Section 1502 of the “Dodd-Frank Wall Street Reform and Consumer Protection Act” (Dodd-Frank Act) directs the U.S. Securities and Exchange Commission (SEC) to promulgate regulations regarding the use of conflict minerals from the Democratic Republic of Congo (DRC) and adjoining countries. Under the statutory language, companies with conflict minerals that are necessary to the functionality or production of a good manufactured by that company must disclose annually whether any of those minerals originated in the DRC or an adjoining country. If a company’s conflict minerals originated in any of these countries, the company is required to submit a report to the SEC that includes a description of the measures it took to exercise due diligence on the conflict minerals’ source and chain of custody. The measures must include an independent private sector audit of the report, with a certification of the audit. In August 2012, the SEC finalized rules to implement this statutory provision.
Potential Impact of Regulation
The SEC’s final rules are not cost-effective. By refusing to create a de minimis exception, requiring an onerous “reasonable country of origin inquiry,” expanding the rules’ scope to non-manufacturers, and providing for an irrational transition period, the SEC greatly multiplied the unprecedented burden these rules impose on companies, with no demonstrable benefit to the Congolese people. As finalized, companies will have to spend enormous sums to generate reports that will not provide any meaningful information. The SEC estimates that the final rules will have an initial compliance cost of $3-4 billion, with ongoing annual compliance costs of $200-600 million.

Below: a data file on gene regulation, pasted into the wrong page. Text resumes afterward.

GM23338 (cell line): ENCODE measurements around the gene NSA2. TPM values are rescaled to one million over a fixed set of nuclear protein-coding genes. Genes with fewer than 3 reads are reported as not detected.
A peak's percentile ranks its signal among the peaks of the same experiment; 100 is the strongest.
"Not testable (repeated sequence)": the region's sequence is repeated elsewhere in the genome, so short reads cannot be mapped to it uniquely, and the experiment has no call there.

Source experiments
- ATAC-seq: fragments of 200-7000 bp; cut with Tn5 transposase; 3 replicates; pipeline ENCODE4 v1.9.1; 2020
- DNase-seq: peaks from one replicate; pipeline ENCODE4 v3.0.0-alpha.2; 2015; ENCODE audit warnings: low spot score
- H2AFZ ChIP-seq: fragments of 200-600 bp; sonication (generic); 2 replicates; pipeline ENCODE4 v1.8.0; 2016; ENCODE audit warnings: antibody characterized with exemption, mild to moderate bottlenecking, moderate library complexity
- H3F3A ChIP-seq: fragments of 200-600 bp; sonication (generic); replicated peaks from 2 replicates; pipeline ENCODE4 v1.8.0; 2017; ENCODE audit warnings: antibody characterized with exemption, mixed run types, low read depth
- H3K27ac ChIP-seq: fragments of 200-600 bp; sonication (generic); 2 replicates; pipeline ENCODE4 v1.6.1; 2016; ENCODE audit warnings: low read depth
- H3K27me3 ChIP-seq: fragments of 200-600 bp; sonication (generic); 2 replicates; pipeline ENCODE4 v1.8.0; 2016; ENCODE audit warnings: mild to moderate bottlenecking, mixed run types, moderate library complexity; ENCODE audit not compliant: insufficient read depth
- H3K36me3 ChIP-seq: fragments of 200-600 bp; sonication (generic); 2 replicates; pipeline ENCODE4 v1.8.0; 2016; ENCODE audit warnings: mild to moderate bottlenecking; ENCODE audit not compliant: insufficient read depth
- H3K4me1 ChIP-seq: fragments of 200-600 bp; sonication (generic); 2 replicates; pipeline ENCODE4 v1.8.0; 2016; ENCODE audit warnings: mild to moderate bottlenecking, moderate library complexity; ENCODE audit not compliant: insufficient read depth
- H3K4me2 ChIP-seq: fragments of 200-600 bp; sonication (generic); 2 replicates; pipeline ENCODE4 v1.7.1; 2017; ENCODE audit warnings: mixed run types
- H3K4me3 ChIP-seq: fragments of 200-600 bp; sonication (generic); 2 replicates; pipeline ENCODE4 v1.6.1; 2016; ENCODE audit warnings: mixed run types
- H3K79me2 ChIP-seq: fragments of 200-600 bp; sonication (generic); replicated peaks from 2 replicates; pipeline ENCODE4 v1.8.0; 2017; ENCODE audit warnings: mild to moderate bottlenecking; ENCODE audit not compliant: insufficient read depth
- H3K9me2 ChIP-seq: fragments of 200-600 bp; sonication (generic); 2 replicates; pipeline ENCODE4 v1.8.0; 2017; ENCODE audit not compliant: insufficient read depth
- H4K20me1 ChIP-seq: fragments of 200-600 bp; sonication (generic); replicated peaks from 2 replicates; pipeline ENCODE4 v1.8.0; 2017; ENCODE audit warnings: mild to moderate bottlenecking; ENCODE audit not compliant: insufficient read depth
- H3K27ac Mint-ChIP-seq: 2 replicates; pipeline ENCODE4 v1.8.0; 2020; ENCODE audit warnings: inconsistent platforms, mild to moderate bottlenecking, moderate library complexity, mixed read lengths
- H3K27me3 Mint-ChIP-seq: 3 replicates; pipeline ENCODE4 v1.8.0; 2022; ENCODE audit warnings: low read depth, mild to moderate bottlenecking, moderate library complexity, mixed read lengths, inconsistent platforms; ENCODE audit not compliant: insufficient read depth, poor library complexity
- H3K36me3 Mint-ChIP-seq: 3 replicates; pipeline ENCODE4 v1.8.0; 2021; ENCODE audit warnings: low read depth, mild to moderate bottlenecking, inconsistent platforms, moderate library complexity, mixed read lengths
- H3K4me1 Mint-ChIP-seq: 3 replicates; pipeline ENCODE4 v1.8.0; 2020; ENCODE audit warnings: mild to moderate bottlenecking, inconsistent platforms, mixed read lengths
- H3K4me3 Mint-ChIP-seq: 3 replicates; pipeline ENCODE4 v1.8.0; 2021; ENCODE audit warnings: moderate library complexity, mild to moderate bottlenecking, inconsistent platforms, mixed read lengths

The Business Roundtable (BRT), the National Association of Manufacturers (NAM), and the U.S. Chamber of Commerce (Chamber) have challenged the SEC’s conflict minerals rules in the U. S. District Court for the District of Columbia claiming that (1) the Commission failed to meet its statutory obligation to consider the effects of its rules, (2) the Commission rejected alternatives that would have significantly reduced the costs of the rules, and (3) the statutory provision itself compels speech in violation of the First Amendment. On July 23, 2013, the District Court issued an adverse decision upholding the rule. On April 14, 2014, the U.S. Court of Appeals for the District of Columbia upheld most of the SEC rule but found that the disclosure requirement violated the First Amendment. The rule has been remanded to the District Court.
*Please note: This document is current as of the date listed below.*